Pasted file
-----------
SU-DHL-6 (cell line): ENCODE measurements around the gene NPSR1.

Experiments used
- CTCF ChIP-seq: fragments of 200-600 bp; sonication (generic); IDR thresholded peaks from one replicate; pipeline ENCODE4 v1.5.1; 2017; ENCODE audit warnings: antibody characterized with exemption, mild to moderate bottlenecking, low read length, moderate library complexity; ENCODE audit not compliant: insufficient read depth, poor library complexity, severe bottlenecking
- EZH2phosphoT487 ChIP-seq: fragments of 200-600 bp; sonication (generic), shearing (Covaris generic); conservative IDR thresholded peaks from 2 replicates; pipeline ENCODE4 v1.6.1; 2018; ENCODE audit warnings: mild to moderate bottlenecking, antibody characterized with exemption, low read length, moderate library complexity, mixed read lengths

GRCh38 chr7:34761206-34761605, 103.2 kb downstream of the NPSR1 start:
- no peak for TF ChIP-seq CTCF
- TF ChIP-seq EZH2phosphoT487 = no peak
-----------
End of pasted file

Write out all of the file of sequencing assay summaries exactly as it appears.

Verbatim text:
SU-DHL-6 (cell line): ENCODE measurements around the gene NPSR1.

Experiments used
- CTCF ChIP-seq: fragments of 200-600 bp; sonication (generic); IDR thresholded peaks from one replicate; pipeline ENCODE4 v1.5.1; 2017; ENCODE audit warnings: antibody characterized with exemption, mild to moderate bottlenecking, low read length, moderate library complexity; ENCODE audit not compliant: insufficient read depth, poor library complexity, severe bottlenecking
- EZH2phosphoT487 ChIP-seq: fragments of 200-600 bp; sonication (generic), shearing (Covaris generic); conservative IDR thresholded peaks from 2 replicates; pipeline ENCODE4 v1.6.1; 2018; ENCODE audit warnings: mild to moderate bottlenecking, antibody characterized with exemption, low read length, moderate library complexity, mixed read lengths

GRCh38 chr7:34761206-34761605, 103.2 kb downstream of the NPSR1 start:
- no peak for TF ChIP-seq CTCF
- TF ChIP-seq EZH2phosphoT487 = no peak